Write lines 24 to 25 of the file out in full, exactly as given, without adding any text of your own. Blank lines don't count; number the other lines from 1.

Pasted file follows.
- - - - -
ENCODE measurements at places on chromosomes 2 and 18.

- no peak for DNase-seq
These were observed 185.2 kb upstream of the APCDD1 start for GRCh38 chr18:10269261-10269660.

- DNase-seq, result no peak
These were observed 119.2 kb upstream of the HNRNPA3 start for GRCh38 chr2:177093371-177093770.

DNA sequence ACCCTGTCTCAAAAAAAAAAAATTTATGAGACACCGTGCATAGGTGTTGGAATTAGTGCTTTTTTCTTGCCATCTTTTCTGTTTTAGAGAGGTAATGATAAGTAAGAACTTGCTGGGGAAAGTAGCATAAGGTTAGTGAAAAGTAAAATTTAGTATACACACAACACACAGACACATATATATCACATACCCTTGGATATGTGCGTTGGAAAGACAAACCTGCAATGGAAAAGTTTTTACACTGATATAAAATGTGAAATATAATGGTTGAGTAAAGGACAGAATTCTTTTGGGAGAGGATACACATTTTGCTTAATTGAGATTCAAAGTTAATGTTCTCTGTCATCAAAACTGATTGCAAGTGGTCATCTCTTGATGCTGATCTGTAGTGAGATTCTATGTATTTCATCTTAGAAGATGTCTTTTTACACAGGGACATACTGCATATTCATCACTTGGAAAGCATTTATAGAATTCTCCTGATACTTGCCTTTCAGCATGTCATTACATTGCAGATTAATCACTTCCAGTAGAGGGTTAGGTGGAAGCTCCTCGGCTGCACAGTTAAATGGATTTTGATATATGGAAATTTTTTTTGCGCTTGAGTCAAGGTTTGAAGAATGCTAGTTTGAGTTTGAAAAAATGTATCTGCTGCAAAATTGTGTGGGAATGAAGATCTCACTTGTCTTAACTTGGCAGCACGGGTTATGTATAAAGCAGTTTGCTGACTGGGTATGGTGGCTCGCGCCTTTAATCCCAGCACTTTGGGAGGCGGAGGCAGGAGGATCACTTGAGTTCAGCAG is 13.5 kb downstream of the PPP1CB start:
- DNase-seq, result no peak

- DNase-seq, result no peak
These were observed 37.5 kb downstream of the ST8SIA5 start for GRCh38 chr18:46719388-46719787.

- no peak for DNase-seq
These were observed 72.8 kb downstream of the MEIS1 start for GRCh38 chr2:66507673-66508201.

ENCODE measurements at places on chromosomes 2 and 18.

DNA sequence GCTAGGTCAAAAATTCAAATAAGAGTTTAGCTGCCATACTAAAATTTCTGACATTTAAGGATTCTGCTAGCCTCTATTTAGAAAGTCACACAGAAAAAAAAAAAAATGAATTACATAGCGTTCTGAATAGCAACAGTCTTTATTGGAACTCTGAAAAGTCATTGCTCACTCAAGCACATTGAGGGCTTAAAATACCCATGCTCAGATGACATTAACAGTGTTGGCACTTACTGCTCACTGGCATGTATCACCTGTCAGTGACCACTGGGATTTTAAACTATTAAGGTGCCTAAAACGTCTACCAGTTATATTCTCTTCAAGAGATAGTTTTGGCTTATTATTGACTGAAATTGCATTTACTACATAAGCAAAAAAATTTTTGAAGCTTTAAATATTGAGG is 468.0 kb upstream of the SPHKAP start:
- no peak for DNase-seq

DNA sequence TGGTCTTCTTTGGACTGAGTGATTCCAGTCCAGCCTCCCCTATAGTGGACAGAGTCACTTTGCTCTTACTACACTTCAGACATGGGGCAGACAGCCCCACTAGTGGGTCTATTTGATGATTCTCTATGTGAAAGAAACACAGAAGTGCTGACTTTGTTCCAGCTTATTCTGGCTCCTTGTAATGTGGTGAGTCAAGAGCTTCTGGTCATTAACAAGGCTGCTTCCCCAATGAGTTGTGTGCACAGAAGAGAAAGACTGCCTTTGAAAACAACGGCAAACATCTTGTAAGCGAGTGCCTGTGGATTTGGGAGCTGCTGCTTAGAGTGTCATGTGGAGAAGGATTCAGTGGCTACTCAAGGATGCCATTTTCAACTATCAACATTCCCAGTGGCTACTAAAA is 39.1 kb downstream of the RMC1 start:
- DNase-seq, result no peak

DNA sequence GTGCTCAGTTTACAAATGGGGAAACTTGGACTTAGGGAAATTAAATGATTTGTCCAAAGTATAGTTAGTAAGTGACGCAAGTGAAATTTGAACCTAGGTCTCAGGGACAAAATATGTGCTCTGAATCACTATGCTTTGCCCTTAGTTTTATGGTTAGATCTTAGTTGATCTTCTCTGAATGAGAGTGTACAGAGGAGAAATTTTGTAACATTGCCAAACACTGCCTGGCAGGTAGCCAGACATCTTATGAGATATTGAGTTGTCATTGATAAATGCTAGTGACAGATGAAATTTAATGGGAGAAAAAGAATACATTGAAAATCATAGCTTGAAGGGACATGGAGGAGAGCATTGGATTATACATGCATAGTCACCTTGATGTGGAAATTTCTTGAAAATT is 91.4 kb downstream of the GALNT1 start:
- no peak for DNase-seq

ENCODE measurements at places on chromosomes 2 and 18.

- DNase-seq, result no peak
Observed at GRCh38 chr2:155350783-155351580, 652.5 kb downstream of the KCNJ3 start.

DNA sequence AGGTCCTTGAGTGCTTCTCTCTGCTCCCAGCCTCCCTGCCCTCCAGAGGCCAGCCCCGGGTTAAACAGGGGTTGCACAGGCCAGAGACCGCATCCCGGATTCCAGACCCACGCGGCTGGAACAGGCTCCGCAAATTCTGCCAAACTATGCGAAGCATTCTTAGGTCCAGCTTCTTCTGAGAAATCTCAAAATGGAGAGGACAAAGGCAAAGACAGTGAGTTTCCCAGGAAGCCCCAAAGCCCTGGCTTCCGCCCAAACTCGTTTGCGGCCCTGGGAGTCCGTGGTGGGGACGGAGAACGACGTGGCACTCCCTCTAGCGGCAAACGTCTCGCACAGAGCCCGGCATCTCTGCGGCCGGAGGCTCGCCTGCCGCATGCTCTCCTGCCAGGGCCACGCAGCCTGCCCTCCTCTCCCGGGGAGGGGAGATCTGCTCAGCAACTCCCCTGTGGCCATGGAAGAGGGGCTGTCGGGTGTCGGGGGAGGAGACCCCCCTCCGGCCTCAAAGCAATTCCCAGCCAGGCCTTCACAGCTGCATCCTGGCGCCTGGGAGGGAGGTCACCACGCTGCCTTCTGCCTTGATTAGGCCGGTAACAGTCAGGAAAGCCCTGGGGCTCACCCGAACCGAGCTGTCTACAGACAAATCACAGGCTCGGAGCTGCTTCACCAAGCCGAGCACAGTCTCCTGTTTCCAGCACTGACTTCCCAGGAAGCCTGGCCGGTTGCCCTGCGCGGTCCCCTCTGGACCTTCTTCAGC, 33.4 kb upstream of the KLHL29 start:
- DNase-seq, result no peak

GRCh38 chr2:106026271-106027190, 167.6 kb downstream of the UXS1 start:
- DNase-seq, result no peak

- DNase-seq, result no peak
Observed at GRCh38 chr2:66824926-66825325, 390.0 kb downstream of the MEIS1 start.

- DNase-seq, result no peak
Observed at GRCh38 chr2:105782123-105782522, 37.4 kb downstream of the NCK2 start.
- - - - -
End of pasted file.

GRCh38 chr2:106026271-106027190, 167.6 kb downstream of the UXS1 start:
- DNase-seq, result no peak